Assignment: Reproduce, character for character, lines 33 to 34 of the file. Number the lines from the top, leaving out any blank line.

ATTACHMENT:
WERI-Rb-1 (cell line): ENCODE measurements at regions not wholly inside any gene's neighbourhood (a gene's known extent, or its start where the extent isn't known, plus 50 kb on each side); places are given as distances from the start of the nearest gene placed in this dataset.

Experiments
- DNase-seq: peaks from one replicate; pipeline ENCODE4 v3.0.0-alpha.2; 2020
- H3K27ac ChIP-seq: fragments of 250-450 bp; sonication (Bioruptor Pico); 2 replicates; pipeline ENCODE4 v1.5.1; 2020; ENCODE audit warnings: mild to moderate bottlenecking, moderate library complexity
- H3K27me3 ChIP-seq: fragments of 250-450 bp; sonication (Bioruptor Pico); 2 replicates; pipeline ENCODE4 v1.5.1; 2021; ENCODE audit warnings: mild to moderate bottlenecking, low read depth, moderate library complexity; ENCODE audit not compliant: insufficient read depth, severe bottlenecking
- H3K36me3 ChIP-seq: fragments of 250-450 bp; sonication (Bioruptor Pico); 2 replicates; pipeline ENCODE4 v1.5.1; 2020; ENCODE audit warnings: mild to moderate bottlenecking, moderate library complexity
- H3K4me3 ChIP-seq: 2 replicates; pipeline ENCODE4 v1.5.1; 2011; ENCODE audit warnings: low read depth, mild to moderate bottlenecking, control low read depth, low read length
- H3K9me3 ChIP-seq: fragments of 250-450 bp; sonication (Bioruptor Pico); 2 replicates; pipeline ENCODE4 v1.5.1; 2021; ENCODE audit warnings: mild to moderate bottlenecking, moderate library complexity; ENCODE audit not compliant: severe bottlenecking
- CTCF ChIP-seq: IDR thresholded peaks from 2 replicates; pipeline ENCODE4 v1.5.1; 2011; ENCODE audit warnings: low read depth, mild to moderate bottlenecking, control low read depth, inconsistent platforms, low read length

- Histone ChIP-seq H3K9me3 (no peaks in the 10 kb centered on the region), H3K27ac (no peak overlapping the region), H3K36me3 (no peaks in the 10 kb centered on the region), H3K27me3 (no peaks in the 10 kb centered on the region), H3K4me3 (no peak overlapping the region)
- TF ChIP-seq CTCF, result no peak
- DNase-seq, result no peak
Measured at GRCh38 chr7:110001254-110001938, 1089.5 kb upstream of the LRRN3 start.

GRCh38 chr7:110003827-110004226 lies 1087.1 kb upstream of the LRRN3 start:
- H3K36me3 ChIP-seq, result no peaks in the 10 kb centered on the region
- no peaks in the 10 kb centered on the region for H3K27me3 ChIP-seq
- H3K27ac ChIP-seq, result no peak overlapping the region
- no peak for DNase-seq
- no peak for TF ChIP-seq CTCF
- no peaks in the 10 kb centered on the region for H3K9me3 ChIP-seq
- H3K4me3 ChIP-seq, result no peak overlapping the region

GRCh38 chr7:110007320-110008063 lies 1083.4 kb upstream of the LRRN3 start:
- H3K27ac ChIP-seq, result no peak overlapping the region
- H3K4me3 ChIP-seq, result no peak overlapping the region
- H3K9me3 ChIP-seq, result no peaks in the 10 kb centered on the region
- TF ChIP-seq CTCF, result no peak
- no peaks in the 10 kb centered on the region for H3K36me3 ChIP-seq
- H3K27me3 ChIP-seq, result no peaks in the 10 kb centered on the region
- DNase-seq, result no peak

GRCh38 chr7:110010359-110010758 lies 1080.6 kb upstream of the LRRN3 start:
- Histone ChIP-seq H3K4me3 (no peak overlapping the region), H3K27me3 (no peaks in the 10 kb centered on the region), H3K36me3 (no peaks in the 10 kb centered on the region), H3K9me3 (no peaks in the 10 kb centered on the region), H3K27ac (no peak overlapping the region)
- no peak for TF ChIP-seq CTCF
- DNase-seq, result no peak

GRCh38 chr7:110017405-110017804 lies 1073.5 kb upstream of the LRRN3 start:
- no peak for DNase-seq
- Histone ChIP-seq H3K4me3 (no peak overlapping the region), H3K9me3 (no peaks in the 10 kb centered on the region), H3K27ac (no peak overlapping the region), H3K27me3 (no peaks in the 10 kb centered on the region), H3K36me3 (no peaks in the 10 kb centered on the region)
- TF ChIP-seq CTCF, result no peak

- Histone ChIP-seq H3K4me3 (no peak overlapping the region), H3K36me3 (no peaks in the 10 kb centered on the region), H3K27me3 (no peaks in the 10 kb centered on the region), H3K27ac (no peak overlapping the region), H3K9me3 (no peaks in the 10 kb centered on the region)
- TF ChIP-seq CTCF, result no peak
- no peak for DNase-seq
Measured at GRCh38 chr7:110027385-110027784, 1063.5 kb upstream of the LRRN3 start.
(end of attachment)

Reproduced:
- DNase-seq, result no peak

GRCh38 chr7:110017405-110017804 lies 1073.5 kb upstream of the LRRN3 start: